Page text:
Desi Student Woes


As an Indian student in a foreign country, you might have to counter some unpleasant experiences. From missing spicy Indian curries to adapting to a new culture, four students share their experiences of settling in a foreign land

“In the first few months of my stint abroad, I was swept over by the change in lifestyle. One always experiences the jitters in the early months – simple reason being the difference in the culture in which you grew up as a child to a carefree, yet more responsible life abroad. Everything is different. For instance, the basic table ethics in a local restaurant is entirely different from what you were taught back home. For most, even a change in weather makes them feel home sick. Being able to overcome such subtle problems is what we call survival. Eventually you learn to live.”
– Parameswaran T.G., University of West London, UK



“One of the most challenging things about studying abroad was the money management. It was not only because of a different currency but also because I was handling a large amount of money completely on my own for the first time. (The previous experience with the meagre Rs. 400 per month pocket money barely counts.) Initially I used to perpetually convert SGD to INR in my mind. Eventually I understood the big mac equivalent. I stopped the conversion, and also started noting down my expenses. It really helps you spend less if you know exactly how much you are spending.”
– Megha Bhattacharya, University of Singapore, Singapore

“I left India in summer and landed in New Zealand in winter. A world apart is the correct term. I found Kiwis to be very friendly and chilled out! On occasion a few Kiwis went out of their way to help me out. Queenstown, NZ did not have many Indians. I was probably one of the 20 in a population of 20,000. To each dollar I spent there as a student, my parents paid `42. Yes our currency sets us back a whole bunch. At times I paid NZ $15 for a below average curry or sabzi dish, and they don’t even taste half as nice. But trade off wise – it’s a fair trade. I didn’t go to New Zealand to eat and experience Indian cuisine. I was in New Zealand, it was time to experience their culture and eat what they ate. And every time I felt home sick, there always was a curry available at the Indian restaurant.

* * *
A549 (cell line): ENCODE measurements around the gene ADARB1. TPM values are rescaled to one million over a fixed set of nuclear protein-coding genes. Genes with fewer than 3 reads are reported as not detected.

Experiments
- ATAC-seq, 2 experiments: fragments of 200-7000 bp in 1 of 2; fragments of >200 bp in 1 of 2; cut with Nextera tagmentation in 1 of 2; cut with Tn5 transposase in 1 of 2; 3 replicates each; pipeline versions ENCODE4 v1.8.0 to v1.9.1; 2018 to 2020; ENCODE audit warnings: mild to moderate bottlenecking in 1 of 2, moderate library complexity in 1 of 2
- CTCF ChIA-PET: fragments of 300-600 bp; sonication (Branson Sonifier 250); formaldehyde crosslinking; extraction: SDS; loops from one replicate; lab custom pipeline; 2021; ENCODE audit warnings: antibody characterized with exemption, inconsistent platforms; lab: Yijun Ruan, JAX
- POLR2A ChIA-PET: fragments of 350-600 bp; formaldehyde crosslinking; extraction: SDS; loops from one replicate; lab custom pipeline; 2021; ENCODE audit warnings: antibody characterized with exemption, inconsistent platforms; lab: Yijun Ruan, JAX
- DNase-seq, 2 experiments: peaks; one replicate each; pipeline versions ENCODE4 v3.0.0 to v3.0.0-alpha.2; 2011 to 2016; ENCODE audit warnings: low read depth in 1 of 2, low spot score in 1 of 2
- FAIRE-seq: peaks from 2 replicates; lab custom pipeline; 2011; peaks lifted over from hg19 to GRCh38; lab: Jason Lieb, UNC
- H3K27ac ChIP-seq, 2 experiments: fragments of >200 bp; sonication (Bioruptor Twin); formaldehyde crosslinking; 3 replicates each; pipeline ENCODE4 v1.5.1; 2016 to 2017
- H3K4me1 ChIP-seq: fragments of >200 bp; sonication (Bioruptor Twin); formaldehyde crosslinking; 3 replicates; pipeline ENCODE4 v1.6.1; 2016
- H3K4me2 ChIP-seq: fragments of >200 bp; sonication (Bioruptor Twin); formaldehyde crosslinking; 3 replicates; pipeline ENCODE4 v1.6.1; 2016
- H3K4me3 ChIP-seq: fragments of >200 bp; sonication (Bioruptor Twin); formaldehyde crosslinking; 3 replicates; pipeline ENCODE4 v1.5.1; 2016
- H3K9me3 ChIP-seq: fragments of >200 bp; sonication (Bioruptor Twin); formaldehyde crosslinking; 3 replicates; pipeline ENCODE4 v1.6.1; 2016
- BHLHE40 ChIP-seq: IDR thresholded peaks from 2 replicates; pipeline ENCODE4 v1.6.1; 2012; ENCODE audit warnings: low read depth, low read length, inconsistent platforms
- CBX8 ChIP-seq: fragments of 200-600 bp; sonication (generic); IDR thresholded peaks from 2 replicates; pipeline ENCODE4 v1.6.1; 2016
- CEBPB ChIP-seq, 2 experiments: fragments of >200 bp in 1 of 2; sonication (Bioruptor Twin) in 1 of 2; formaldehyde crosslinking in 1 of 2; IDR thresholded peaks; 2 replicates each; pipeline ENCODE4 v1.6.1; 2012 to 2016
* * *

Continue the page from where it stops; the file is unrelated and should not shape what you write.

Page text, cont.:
Irrespective, NZ gave me the opportunity to gain an educationand a qualification in something I love – adventure tourism. The experience was worth all the trouble that I went through. My advice: if you find something you really love and really want to study, then it will be worth all the bad tasting meals, cold climate and wacky humour you might suffer. Not just for yourself but your parents as well.”
– Samar Farooqui, Queenstown Resort College, New Zealand

“Being from a modern Indian family from a city, I wasn’t scandalised to see a different culture in the UK. I had seen most of that in films, so I didn’t experience a big culture shock. Public display of affection between homosexual people was a little over the top, though. But I had talked to a lot of people before travelling and after exhausting all my questions on the course, cities, etc, I had asked about culture, so all that information was in the back of my mind. It was my first time living alone, but that becomes a part of your personality. Coming back to India and adjusting to life here was a bigger issue. After having mixed with people from all over the world, returning to just a certain set of people was difficult. In the UK, I was used to being in groups where one was from the US, one from Spain, one from France, etc. But in Kolkata, where I’m from, there are only two communities – Marwaris and Bengalis. And then I had to readjust to living with my parents again – following their instructions, routines, etc when I had become accustomed to my way of living and being answerable to no one. This ‘reverse culture shock’ was stronger than any culture shock I experienced in the UK.”
– Rashmi Punjabi, University of Warwick, UK


Volume 3 Issue 4


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